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1 June 2005, 03:18 pm
The Calm Before The Storm
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2004/2005 Global Challenge

'According to our weather information,' writes crew-member Alex ALLEY onboard Team Stelmar this morning, 'we are about to be hit by a rather large depression, with high winds expected (possibly as high as 40 knots, much more like it!). Although looking outside it seems hard to believe. It all feels rather surreal, a bit like waiting to be run over by a freight train.'
It is understandable, considering the reports from the yachts, that ALLEY finds it difficult to envisage 40 knots of breeze in the current conditions. 'The boat is suffering and we are as well,' says Barclays Adventurer's Laurent PELLERIN, 'these movements are not natural, like a car struggling to start on a cold morning.'

BP Explorer's John BASS goes on to comment that the incredibly light conditions are playing such havoc with the leaderboard, that positions in the densely packed group placed third to eighth are really just academic until conditions become more reliable.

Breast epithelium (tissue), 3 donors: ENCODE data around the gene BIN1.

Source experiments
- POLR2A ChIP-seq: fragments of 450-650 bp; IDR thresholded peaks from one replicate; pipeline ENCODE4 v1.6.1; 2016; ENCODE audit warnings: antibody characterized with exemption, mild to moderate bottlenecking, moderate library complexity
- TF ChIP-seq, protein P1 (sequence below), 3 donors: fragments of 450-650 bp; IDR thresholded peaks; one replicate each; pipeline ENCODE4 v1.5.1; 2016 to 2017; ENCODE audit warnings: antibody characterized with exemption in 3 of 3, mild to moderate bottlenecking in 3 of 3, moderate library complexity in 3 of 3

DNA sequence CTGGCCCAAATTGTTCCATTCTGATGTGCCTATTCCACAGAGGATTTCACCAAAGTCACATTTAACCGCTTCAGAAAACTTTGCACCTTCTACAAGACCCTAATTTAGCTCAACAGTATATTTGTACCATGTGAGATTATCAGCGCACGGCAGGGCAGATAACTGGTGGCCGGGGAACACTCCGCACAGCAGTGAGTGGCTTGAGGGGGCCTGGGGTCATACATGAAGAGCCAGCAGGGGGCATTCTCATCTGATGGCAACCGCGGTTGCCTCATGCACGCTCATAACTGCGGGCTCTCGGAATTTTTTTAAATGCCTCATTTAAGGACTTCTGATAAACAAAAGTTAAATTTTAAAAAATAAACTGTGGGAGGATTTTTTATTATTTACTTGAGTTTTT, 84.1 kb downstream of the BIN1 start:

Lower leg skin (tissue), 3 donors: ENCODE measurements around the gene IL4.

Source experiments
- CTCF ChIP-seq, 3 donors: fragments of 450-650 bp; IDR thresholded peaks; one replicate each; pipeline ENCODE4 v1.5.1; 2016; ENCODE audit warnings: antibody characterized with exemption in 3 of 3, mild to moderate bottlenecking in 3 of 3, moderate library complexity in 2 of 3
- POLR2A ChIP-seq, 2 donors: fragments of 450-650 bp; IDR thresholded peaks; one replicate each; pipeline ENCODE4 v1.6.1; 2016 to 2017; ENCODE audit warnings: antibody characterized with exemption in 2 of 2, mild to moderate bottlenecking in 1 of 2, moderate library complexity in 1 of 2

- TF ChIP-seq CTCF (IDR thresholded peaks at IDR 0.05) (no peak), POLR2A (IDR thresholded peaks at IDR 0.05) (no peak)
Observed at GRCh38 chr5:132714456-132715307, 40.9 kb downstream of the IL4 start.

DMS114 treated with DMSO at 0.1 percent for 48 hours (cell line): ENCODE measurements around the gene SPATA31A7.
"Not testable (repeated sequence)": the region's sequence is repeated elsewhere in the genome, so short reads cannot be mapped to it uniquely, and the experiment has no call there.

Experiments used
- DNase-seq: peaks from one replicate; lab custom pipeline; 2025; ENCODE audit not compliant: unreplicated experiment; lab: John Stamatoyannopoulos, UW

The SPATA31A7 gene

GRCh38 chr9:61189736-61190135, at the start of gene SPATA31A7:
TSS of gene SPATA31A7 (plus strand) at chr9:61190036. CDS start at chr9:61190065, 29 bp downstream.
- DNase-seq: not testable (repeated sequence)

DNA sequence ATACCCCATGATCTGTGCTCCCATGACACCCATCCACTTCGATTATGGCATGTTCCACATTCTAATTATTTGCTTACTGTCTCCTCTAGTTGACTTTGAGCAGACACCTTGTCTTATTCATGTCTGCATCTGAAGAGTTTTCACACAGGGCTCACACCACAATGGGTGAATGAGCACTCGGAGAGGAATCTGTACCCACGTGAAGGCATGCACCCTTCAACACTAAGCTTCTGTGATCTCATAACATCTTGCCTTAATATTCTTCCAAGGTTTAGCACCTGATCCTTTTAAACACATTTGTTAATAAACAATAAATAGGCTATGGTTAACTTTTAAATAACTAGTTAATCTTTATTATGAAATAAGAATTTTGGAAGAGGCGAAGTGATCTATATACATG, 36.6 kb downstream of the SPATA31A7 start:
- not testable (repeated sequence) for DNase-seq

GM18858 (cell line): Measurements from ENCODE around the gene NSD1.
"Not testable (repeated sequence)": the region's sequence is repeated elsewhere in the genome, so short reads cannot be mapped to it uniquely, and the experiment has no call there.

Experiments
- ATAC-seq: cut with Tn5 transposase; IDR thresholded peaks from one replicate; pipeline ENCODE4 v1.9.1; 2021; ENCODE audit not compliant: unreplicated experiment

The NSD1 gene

'In a 24 hour period our position will go from third to eighth to fifth with no indication of where we will end up as we get the next reports,' BASS writes. 'It's all so random. It has reached a stage where I for one pretty much ignore them. Once the wind picks up and there is once again an equal playing field, then can we analyse how we are doing in the race.'

BG SPIRIT extended their lead through the night to 200 miles over second place VAIO - now 70 miles ahead of nearest rival SAIC La Jolla. Eero LEHTINEN (FIN) and his team moved back up the leaderboard to take third place this morning and Barclays Adventurer also moved from eighth to fourth place.

Despite yet another day spent wallowing in light conditions yesterday, speeds across the fleet are already picking up as a new weather system approaches. VAIO reported the best six hour speed of 9.1 knots, with the mid-fleet pack averaging around six knots.

Looking ahead, weather predictions indicate that there is some severe low pressure activity ahead bringing with it very strong winds, which the fleet will encounter during the next 24 hours.

However, although stronger winds will help to speed the fleet on their way to Boston, it is not clear how long they will last. So for the moment, it is time for the teams to batten down the hatches and see what the weather holds.

Dan Wedgewood (As Amended By ISAF). Image, Prepping the kite on Imagine It. Done.: © Challenge Business
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